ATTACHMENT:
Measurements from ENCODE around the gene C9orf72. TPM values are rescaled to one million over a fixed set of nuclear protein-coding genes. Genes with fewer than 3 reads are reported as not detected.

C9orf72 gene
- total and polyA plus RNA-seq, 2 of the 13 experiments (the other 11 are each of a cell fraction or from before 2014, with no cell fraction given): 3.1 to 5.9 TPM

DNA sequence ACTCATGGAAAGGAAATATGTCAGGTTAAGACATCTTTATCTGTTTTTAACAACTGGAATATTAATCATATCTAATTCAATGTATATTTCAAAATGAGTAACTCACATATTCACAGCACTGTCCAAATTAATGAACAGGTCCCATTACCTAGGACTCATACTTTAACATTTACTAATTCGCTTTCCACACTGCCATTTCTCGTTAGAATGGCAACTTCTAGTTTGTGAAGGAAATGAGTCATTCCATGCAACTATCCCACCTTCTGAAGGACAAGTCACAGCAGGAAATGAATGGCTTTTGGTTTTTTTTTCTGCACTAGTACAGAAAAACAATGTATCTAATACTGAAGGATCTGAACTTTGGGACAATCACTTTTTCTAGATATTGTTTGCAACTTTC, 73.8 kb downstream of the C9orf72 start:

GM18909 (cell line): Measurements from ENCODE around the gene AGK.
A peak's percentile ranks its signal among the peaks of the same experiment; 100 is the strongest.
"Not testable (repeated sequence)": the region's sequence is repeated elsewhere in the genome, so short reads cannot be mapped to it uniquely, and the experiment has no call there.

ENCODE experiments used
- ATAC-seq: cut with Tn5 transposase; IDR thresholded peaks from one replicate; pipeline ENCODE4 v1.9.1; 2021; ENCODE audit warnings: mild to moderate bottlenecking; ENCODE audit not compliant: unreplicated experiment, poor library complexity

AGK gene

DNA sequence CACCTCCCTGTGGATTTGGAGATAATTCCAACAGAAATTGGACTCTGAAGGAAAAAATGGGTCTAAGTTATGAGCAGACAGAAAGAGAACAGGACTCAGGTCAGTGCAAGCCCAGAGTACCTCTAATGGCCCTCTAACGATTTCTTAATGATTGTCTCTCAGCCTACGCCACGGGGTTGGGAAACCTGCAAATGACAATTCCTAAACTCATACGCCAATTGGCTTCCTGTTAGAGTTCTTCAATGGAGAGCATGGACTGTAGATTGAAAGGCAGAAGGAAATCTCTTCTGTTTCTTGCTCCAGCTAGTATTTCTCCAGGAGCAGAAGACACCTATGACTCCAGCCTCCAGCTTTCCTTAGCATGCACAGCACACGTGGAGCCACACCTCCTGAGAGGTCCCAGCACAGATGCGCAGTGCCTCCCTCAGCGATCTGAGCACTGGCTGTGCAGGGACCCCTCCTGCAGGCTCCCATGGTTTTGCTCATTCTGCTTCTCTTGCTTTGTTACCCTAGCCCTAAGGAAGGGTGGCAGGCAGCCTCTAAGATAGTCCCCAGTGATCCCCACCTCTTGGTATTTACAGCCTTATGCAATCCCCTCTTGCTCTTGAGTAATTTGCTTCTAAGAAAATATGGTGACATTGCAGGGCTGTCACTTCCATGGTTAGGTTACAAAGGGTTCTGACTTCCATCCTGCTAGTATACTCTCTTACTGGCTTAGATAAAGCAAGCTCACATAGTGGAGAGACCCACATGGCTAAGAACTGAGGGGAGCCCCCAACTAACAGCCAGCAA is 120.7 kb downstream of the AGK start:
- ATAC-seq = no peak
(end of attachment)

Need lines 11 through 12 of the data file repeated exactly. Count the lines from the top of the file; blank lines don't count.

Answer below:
DNA sequence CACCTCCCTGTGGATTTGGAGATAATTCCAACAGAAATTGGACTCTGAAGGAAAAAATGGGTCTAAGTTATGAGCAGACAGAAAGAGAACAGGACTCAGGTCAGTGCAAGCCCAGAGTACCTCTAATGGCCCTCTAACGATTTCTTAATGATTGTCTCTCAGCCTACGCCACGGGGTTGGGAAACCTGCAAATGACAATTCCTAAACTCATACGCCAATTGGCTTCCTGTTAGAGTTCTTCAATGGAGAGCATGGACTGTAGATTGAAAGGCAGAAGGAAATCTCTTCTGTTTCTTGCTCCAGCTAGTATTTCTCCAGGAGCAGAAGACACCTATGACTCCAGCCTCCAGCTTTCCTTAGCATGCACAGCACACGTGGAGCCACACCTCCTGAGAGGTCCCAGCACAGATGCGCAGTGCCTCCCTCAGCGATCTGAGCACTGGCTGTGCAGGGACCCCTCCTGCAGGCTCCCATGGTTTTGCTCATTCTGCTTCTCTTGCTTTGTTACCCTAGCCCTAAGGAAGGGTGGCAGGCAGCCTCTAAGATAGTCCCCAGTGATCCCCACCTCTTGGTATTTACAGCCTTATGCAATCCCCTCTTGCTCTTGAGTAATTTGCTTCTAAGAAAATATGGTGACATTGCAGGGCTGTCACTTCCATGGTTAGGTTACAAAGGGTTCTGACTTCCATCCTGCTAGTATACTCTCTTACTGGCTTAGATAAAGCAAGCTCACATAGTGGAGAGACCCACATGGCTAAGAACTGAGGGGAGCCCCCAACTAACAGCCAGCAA is 120.7 kb downstream of the AGK start:
- ATAC-seq = no peak